When I started writing SUFFER THE CHILDREN, it was based on a short story called "Kiddiwinks".  The story was basically about a group of children telling scary stories to each other about the witch that allegedly lives in the haunted house.  They dare each other to go in and discover that it is, indeed, occupied by a sinister old woman.  Who, they learn too late, eats children.  The writing group encouraged me to turn this short story into a novel, and the premise behind SUFFER THE CHILDREN was born.

When I began the novel I knew the monster was to be a mythological creature, and that the main characters would have to defeat the creature.  What I didn't know at the time was how they were going to do that.  I began the first draft, thinking that ideas would come to me as I went along.  I ended up writing half the novel, and then got stuck.  I went back to the beginning, and re-wrote the first half, but I was still stuck at the same point.  My characters were floundering around saying that they had to defeat this evil creature, but they had no idea how to do it, and neither did I.  I put the novel away, for a good five years - writing short stories in the mean time.  I dreaded going back to it.  I had no idea how I was going to write myself out of the hole I'd dug for myself.

But I wanted to finish the novel, and eventually I bit the bullet and realised I had to work out how it was going to end.  So I went back to the beginning and wrote a three-page summary of the whole novel.  From there I took that summary and broke it down into a chapter by chapter plan, from beginning to end.

At that point, I went back and started the novel over.  And lo and behold I got to the end of the first draft.

I have used this technique for writing ever since.  I write the plot summary first - usually it runs to three pages.  I break that down into a chapter by chapter outline.  Only then do I start writing the first draft.

Some people baulk at such a regimented plan, but this is now the only way I can write a novel.  It means that every time I sit down for a writing session, I review what I wrote last time, and I look at my chapter plan and I know what's going to happen next.  Sometimes my chapter plan is quite brief - it might say, for instance, that in chapter 10 my amateur sleuth has to discover X about this character, which turns out to be a vital clue.  But how she's going to discover this piece of information I still have to think about when I sit down to write the chapter.

This doesn't mean that things always go to plan.  Writing the first draft of DEAD COOL I was surprised to discover about three quarters of the way through the first draft that the killer was not who I initially thought it was.  But knowing the identity of the real killer suddenly made a lot of things in the plot that hadn't been making sense click into place, and all I actually had to do to correct the second draft was to plant a couple of extra clues and rewrite a few scenes with different characters.  And of course it did change the ending a bit.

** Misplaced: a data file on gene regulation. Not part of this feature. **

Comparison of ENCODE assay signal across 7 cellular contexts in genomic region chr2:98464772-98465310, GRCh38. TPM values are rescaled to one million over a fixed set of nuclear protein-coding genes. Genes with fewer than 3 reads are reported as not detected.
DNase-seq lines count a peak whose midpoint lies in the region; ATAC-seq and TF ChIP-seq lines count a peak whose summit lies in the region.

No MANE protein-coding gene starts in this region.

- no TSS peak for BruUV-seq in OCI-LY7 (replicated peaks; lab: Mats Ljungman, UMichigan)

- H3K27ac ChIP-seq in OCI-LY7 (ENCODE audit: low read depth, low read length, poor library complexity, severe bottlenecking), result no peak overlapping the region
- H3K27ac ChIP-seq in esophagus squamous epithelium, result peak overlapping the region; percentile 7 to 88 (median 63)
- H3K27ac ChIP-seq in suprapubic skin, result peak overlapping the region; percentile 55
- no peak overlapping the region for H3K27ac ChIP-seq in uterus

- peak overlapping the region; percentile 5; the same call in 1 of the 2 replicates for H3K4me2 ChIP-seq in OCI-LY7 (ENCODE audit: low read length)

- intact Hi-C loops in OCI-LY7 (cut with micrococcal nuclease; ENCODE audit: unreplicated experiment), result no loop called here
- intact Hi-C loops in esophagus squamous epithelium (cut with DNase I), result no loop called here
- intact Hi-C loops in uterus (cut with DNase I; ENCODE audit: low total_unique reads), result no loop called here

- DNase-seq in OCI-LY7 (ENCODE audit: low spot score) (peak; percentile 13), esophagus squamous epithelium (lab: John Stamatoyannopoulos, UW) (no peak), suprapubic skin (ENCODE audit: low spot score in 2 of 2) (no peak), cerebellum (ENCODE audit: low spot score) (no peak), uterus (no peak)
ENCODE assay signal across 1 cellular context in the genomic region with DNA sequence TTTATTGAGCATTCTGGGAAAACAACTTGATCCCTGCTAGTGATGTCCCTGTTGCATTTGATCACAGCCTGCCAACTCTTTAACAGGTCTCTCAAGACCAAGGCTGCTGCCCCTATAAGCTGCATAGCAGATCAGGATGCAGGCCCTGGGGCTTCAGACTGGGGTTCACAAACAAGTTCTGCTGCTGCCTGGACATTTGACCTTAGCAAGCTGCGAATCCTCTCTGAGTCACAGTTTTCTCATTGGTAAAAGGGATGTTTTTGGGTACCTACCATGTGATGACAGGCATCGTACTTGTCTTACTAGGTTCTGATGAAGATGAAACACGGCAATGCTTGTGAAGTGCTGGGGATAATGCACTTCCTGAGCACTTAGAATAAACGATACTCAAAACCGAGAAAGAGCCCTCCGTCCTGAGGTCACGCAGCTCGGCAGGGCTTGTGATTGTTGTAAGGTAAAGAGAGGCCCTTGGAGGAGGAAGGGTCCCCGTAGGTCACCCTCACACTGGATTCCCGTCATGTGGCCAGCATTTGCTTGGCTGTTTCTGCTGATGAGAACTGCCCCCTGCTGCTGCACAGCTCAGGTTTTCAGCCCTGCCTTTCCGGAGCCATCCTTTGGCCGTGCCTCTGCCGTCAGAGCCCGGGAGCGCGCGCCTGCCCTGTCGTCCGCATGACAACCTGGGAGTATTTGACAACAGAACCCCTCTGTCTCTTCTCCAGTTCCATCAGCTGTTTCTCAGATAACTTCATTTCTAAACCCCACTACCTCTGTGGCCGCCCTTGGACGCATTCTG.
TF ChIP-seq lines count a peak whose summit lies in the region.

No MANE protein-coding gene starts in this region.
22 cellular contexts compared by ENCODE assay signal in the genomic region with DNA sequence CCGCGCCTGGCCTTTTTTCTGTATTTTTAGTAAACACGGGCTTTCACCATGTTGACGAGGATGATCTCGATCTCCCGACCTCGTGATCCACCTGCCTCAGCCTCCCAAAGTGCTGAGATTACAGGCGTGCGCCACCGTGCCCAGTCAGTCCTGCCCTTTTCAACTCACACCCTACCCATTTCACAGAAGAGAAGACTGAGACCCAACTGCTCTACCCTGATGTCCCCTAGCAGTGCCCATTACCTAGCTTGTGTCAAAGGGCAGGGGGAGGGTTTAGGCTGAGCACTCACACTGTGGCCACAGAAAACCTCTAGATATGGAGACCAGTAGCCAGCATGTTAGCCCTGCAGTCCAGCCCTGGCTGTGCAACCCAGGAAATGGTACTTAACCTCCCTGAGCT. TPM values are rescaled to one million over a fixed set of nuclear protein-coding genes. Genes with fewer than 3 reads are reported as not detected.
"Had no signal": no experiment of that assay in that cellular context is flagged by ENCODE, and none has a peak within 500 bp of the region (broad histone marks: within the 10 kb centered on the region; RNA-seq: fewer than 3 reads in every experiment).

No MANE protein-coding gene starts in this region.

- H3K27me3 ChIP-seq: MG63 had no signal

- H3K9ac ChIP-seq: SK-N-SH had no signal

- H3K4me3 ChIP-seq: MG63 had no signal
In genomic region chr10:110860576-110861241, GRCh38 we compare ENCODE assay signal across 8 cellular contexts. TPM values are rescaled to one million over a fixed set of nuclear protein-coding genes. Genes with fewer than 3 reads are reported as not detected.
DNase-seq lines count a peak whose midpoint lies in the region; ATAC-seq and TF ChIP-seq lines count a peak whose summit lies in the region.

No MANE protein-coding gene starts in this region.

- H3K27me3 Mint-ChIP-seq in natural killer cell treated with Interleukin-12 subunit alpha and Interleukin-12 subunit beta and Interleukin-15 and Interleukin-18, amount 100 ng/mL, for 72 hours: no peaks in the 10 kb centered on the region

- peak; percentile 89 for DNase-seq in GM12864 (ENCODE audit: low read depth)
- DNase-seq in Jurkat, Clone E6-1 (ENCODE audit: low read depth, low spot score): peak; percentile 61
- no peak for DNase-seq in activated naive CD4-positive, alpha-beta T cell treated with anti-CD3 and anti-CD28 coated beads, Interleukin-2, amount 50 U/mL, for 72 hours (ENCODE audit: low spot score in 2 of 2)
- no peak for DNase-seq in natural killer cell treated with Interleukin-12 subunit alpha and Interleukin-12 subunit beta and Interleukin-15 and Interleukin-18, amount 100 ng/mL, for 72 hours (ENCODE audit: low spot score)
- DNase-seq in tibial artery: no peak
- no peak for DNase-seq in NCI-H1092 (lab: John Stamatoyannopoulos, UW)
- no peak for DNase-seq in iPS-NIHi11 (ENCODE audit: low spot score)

If you're a pantser and not a plotter, I am not disrespecting the way you work.  Everyone has to find the system that works for them.  But I will say, as a reader, I can tell when a book has not been plotted.  Generally the book will start off with the characters heading in a certain direction, and suddenly they'll lurch off and head in a completely different direction. Some people might say that they enjoy unexpected twists like this, but I tend to find them a bit off-putting.  But this is just me.  On the whole, I don't like surprises.

Perhaps we can liken writing a novel to taking a journey.  A plotter takes the GPS, and the map.  They've studied the route beforehand, they know where they are going and how they are going to get there.  There are no surprises.  This is the way I work.  Occasionally I might take a slightly different road than the GPS suggests, because instinct suggests there's a better way, but only if I'm confident that I'm still going to end up in the same place.

A pantser, on the other hand, will get in the car and start driving.  For them, it's about the journey, not the destination.  They will get lost, they will arrive very late, they might end up someplace completely unexpected, but they enjoy the journey and not knowing what's around the next corner.
Plotting and pantsing is reflected in reading preferences, too.  I much prefer to read books that are plot driven, with a clear beginning, middle and end.  Readers who are more fond of character-driven books and 'surprises' are going to be more fond of writers who don't plot.  And I suspect such readers may not get on very well with my books - they might consider them too predictable.

This is one of those issues that always causes lively debate - there's no right or wrong answer, it's entirely down to personal preference.  Whether you're a reader, or a writer, where do you stand?

Tuesday, April 1, 2014

Con Season

Galt House, Louisville, KY
It's April. That means con season is in full swing. This year, I'm planning to attend ConGlomeration, Fandom Fest, Night Risers, and Imaginarium. This isn't the complete list. Depending on my publisher, I may add a few more.

This year will be different for me now that I have a print book to sell. Before, I would have promo materials available: postcards, pens, magnets, business cards, even free CDs with PDFs of my short stories. I participated on panels or did readings whenever possible. This year, at ConGlomeration, I'm on two panels: "Thrill of the Kill" and "Beyond the Grave." I'm also doing an official book launch for The Ripper's Daughter, and doing a reading with fellow authors.

Why attend a con? From a writer's perspective, it's a way to meet fellow authors, engage with readers, and get your brand out there. My publisher encourages authors to participate on panels, and to help work toward building a readership, not just with our particular books, but books by our fellow authors. A win-win situation for everyone.

Time to fill up the gas tank, set the GPS, and get ready to hit the highways.